Patients suffering from schizophrenia and related psychotic illnesses suffer from a varied presentation of hallucinations, delusions, and disorganization. While many of these symptoms are disruptive, it is the cognitive impairments of the illness that are most strongly associated with poor psychosocial functioning. While pharmacological treatments to address cognitive impairments have shown little effect for patients with schizophrenia, cognitive remediation training has been demonstrated to offer cognitive and functional improvements. Previous imaging studies of patients who have undergone cognitive remediation have found increased prefrontal activation associated with cognitive and functional improvements, but it is unclear whether changes in neural connectivity may better characterize and predict changes in cognitive and functional ability. The current proposal will examine schizophrenia patients before and after undergoing a triple blind placebo controlled trial of cognitive remediation. I will first replicate previous findings, demonstrating hat cognitive remediation leads to improvements in prefrontal activation and functional connectivity, but further determine which of these changes best supports changes in cognitive and functional outcome. These analyses will focus on functional activation in a general linear model (GLM) and functional connectivity as measured by independent components analysis (ICA). I will also examine intrinsic connectivity, measured at rest, to determine whether neural plasticity generalizes to instances where task demands are not present. This will allow us to better understand the neural mechanisms and extent of neural plasticity from cognitive remediation. Previous findings have also identified behavioral markers in patients with schizophrenia that predict positive functional change from cognitive remediation. However, it is not yet known whether these markers may also predict neural plasticity. In the second aim of this proposal I will determine whether pre-training cognition, psychosocial functioning, and motivation are predictive of neuro-plastic changes from cognitive remediation. In a second part to this aim, I wil examine the opposite effect, determining whether pre-training neural activation is predictive of behavioral changes in cognitive, functional, or motivational status. Finally, I will use a separate set of data collected from a multi-site placebo-controlled cognitive remediation trial to replicate these results. Findings from this proposal will identify the neural mechanisms that support positive outcomes from cognitive remediation training for schizophrenia.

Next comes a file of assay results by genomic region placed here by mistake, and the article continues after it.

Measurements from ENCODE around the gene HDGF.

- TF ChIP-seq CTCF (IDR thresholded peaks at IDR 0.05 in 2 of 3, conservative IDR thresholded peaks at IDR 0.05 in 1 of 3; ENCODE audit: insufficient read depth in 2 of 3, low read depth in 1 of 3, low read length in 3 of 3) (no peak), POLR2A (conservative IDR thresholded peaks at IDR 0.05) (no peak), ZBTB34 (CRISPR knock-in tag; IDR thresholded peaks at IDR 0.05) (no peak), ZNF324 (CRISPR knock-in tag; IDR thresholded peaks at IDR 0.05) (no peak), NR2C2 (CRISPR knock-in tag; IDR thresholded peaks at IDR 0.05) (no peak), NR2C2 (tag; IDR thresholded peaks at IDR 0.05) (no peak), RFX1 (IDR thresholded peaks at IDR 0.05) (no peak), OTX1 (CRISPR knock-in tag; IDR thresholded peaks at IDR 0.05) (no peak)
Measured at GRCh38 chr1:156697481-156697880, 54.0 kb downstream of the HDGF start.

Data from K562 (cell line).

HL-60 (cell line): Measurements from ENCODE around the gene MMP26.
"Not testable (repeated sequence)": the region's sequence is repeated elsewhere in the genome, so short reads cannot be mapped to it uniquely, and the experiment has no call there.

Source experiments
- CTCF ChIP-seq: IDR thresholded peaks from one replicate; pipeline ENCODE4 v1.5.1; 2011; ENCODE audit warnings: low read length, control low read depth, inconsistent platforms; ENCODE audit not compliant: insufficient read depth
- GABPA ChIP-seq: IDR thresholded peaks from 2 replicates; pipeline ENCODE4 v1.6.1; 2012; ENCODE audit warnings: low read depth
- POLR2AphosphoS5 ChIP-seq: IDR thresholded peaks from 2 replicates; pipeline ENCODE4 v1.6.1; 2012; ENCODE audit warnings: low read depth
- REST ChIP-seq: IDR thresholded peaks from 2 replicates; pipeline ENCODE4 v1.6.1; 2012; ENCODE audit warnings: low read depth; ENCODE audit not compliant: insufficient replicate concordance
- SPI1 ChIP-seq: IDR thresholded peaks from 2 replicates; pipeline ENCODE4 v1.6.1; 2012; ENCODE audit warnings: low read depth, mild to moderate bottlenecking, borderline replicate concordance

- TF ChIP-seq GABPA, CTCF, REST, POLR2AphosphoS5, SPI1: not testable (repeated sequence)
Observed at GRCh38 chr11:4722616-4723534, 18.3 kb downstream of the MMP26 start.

Patients suffering from schizophrenia and related psychotic illnesses experience cognitive disruptions associated with poor functional outcomes. While these symptoms have been largely resistant to pharmacological treatments, cognitive remediation training has been demonstrated to improve aspects of cognition and psychosocial functioning. Currently the neural mechanisms supporting cognitive and functional change in schizophrenia are not fully understood, and an examination of factors that promote neural plasticity will serve to inform future cognitive interventions.